Across The Universe
, 06 Oct 2007
In the late 1960s young Liverpudlian Jude (Sturgess) travels to the USA to find the father hes never met. He finds his Dad; a janitor at Princeton University and soon falls in with Max (Anderson), a college dropout. Jude and Max move to New York, where Maxs sister Lucy (Wood) soon joins them and she and Jude fall in love. Meanwhile Max is drafted, Lucy becomes active in the stop the war movement and Jude tries to become an artist. All while singing Beatles songs.
Julie Taymors directorial debut Titus is one of the strangest Shakespeare movies ever made. Resetting the play in Roman times, yet using modern touchstones like cars and arcade games it throws you into a completely imagined world and while, at times, it feels scattershot; it is proof of a blazingly original vision at work. So too is Across The Universe. The difference being that Titus works, while Across The Universe is one of the more complete failures to be released to cinemas in 2007.
The first big problem with Across The Universe is evident as soon as you see the list of character names. The utter thudding obviousness of using the names Jude and Lucy for the protagonists (and Max[well], Jojo and Prudence for other characters, to mention mercifully few) smacks of extreme laziness from screenwriters Dick Clement and Ian LaFrenais. This laziness abounds as they introduce new characters every few minutes, new storylines just as often and develop precisely none of them. These arent people were watching, they are mouthpieces, designed to spout unbelievably banal dialogue (Music is the only thing that makes sense anymore... play it loud enough and it keeps the demons at bay) for a couple of minutes then launch into the next awkwardly crowbarred in Beatles song.
The songs themselves are great. Okay so not all of them are exactly from the first rank of Beatles greats (For The Benefit of Mr Kite) and there are few of the fun rock n rollers that marked the bands early career but time has not dimmed the brilliance of songs like I Wanna Hold Your Hand, Let It Be or Strawberry Fields. Sadly the singing and staging of the songs is, at best, mixed.
On the plus side T.V Carpios rendering of I Wanna Hold Your Hand as a ballad about longing is incredibly well done, affectingly sung, and made me look at what I used to think was a happy song in a new way. Eddie Izzard does well with a spoken Mr Kite, to which he adds bits of improv (Come and see the show, weve got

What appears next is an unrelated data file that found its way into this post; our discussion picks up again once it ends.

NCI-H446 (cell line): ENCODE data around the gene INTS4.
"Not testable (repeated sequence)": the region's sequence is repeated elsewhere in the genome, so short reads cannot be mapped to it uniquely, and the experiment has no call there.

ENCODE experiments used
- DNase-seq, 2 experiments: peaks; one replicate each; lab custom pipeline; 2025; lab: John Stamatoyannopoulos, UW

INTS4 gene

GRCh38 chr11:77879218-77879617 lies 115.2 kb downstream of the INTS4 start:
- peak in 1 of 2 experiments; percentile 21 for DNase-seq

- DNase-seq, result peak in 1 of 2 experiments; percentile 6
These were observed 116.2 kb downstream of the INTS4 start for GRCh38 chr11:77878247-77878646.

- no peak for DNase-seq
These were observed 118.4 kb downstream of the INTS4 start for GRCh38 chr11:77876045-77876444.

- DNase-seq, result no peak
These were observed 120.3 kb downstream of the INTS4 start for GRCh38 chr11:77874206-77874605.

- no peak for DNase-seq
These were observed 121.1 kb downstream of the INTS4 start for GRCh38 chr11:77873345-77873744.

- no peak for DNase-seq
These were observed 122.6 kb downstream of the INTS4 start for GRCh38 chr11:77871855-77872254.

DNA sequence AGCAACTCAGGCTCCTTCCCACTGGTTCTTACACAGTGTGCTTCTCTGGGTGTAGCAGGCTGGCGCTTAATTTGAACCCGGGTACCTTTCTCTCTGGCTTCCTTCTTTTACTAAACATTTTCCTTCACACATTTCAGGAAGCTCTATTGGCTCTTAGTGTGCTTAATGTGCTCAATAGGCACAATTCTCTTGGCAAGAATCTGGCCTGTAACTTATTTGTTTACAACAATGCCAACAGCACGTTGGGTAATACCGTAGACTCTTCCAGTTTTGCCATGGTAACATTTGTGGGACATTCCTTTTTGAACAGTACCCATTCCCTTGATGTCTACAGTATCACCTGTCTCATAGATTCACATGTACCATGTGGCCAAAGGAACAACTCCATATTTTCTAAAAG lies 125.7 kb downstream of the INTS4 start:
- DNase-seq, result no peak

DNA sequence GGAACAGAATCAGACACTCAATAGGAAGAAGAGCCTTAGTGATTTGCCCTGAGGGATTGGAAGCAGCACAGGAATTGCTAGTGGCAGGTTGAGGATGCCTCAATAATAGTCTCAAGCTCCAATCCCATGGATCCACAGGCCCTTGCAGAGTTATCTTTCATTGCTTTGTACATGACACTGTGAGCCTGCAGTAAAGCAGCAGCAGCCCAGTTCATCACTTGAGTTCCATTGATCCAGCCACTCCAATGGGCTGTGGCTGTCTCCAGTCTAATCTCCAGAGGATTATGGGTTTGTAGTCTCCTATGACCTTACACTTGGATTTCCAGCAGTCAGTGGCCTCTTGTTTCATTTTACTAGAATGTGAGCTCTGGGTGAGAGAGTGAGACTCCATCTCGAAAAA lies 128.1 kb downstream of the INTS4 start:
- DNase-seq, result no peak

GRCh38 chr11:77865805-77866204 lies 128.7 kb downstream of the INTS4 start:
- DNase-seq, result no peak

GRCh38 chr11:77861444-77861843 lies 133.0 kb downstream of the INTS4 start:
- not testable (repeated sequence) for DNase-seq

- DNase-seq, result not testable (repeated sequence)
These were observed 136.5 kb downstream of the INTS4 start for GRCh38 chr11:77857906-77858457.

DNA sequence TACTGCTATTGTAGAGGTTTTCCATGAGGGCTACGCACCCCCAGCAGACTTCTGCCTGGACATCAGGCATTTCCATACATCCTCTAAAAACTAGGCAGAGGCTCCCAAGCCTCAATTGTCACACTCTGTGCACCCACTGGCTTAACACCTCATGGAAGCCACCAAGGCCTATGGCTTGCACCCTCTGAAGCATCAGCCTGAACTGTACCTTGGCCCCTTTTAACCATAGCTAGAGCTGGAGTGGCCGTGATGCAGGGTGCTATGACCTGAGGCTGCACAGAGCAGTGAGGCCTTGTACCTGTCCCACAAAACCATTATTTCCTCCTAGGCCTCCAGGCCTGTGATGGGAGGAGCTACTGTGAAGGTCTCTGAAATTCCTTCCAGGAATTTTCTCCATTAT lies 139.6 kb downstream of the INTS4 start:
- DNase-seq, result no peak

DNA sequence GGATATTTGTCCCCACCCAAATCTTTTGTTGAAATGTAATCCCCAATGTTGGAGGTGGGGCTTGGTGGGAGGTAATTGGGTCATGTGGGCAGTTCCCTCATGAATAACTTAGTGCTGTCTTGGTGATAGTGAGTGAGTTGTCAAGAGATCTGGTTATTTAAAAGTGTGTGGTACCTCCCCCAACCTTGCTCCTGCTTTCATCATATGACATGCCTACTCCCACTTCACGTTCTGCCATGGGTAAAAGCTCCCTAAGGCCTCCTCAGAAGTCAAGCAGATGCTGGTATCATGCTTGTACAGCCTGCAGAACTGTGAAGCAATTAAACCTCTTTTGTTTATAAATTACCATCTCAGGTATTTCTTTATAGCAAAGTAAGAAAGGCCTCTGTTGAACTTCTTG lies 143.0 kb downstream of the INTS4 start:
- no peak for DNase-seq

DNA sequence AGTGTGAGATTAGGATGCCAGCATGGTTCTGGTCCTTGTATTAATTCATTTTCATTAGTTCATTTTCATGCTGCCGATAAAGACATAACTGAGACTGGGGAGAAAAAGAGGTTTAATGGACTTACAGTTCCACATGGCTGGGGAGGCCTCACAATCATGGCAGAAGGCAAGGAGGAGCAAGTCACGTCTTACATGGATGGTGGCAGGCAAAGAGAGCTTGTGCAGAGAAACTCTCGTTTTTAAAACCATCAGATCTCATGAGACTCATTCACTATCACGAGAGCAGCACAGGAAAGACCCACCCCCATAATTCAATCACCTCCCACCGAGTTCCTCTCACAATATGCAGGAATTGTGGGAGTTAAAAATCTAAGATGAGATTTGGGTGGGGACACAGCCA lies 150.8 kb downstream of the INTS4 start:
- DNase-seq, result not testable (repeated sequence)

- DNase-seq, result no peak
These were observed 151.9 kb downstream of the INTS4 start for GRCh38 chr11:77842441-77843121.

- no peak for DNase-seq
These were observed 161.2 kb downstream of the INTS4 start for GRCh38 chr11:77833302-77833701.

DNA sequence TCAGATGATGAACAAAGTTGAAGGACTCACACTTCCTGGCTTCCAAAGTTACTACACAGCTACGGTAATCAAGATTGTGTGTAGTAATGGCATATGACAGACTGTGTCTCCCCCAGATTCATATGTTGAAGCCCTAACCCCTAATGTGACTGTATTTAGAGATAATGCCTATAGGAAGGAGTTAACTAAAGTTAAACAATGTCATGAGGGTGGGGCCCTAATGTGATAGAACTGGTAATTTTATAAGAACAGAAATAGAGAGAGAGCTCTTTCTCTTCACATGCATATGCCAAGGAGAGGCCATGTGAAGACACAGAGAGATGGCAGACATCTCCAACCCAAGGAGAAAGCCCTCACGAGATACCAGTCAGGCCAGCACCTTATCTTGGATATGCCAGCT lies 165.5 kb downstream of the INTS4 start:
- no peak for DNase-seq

stuff), which were a delight for this longtime fan of his stand up. Evan Rachel Wood (continuing her admirable resistance to easy choices) reveals that shes got a pretty singing voice, and Dana Fuchs forceful vocals are particularly enjoyable on Helter Skelter.
Sadly for every well sung tune there are several that made me want to hack my ears off. Particularly bad is our lead Jim Sturgess, whose thin voice does nothing for these songs. Also notably bad are tunes like Let It Be, rendered as gospel, a terrible Revolution and the title track; which fails to meet not just the original but Fiona Apples wonderful cover.
Its not merely the way the songs are sung though. Its the way they are slotted into the story. Prudence develops a crush on Sadie (Fuchs), guess what the gang sing to coax her (literally) out of the closet. Jude looks at some strawberries, Ill give you a clue, the next song isnt Get Back. The staging too is often bungled. With A Little Help From My Friends has Max and Jude getting high with, yes, a little help from their friends. I Want You (Shes So Heavy) has Max being addressed by the Uncle Sam I Want You poster and a group of soldiers carrying the Statue of Liberty on their backs (what could Taymor be getting at?)
And yet, when Taymor gets it right Across The Universe shows flashes of her visual genius. The barking Mr Kite sequence and a solarised trip scene work well, as does a bowling alley song and dance to Ive Just Seen A Face, while a hospital set Happiness Is A Warm Gun makes a nice change from the usual literal interpretation of the songs, and provides a slinky bonus in the shape of five (count em) Salma Hayeks.
Viewed as a complete film Across The Universe is simply baffling. Watching it I kept wondering not just what drugs the people who made it were on but what possessed anyone to finance this in the first place and then to release this misbegotten pile of celluloid to cinemas around the world. Make no mistake Across The Universe is dreadful, but its so dreadful that theres a perverse fascination about it.
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